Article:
If there’s any kind of smart home device in your house, there’s a very good chance that it communicates using Z-Wave. The protocol is oriented to the residential control and automation market and designed specifically for low power and low data rate communication, making it ideal for battery powered devices. Todd and Jamie find out more on this largely unknown wireless technology from Mitchell Klein, Executive Director for the Z-Wave Alliance.
Develop in the early 2000s, Z-Wave is now supported by over 300 manufacturers producing over 1500 certified devices for the smart home, from simple door switches and sensors to central heating and security systems. Operating in the 900 MHz frequency, Z-Wave has a theoretical range of 100 m, but typically this is much reduced by the density of building construction materials. However, unlike Wi-Fi and Bluetooth, Z-Wave uses a mesh network with devices acting is intermediary nodes, passing on messages. Consequently, interoperability is key to Z-Wave and all Z-Wave devices will work with other Z-Wave devices.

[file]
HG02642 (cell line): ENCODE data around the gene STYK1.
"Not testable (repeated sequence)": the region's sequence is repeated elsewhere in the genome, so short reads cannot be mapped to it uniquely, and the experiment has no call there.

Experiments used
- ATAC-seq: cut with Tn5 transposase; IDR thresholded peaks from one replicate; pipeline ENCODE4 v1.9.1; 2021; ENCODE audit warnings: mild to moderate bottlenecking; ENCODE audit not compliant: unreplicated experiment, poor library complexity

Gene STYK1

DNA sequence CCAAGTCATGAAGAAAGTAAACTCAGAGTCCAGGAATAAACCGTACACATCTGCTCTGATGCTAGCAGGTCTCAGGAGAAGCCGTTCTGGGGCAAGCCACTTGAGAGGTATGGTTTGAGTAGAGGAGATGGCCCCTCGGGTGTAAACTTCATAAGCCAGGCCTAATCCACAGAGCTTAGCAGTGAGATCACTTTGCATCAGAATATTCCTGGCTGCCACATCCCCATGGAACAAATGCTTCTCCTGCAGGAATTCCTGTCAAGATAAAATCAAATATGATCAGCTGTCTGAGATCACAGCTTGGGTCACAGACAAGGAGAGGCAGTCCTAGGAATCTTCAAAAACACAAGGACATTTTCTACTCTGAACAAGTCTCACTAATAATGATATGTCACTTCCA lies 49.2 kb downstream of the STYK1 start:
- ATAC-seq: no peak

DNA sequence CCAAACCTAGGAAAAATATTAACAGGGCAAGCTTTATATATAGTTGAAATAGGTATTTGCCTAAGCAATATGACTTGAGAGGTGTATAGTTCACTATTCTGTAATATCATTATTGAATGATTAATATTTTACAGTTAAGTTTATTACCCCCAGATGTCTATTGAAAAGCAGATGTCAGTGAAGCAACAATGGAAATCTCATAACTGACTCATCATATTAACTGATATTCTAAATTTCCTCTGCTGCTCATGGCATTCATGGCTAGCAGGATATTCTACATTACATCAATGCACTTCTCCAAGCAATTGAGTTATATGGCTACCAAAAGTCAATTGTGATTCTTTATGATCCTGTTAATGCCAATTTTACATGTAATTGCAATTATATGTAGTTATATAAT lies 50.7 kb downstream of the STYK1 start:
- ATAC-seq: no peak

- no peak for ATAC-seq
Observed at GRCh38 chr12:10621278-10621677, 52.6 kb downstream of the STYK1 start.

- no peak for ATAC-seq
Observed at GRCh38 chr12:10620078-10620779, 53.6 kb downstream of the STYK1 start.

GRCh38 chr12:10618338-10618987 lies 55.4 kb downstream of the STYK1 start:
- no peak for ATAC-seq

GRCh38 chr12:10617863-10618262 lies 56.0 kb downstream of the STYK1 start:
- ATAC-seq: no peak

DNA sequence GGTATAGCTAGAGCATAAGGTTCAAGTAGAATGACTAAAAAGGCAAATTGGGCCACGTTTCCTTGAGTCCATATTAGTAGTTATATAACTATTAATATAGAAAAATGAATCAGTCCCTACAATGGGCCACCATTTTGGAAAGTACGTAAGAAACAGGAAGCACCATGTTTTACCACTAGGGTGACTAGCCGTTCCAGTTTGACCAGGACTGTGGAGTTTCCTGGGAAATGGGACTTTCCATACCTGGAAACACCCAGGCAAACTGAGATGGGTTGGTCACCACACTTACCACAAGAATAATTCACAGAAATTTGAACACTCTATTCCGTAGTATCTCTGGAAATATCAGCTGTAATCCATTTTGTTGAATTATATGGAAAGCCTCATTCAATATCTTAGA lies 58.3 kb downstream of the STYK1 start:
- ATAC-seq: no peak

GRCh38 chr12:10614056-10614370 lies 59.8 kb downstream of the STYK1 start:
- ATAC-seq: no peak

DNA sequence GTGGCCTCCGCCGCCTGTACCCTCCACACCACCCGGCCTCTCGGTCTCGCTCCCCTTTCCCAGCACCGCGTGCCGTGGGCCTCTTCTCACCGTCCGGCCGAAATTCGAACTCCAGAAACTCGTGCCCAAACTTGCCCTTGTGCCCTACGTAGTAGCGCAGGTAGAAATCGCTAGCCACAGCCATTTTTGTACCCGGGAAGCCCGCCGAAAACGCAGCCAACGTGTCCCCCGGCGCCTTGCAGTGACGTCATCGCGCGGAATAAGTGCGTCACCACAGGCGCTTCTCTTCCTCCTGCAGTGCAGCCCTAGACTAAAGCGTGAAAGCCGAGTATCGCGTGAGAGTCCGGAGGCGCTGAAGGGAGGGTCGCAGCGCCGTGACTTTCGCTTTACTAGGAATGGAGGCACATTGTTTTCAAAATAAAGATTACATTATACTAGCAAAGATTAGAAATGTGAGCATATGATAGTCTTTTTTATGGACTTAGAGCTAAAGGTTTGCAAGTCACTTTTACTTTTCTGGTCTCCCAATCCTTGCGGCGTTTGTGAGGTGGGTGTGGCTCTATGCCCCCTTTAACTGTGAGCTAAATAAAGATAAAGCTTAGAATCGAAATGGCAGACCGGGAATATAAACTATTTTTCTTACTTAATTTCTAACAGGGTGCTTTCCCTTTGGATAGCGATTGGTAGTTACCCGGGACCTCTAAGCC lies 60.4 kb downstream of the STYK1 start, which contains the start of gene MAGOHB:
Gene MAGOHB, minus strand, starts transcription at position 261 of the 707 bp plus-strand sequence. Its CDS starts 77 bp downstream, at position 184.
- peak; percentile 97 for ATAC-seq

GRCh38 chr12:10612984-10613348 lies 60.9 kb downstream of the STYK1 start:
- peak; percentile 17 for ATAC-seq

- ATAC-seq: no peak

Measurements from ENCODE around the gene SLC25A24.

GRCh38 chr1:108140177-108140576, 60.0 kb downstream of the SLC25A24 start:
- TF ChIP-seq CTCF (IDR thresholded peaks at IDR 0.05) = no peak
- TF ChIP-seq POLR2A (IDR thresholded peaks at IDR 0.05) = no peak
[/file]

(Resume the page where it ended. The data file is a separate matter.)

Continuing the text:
Mitchell talks about the current state of the Z-Wave market and discusses some of the future possibilities for the technology, including interacting with systems like Amazon Echo.
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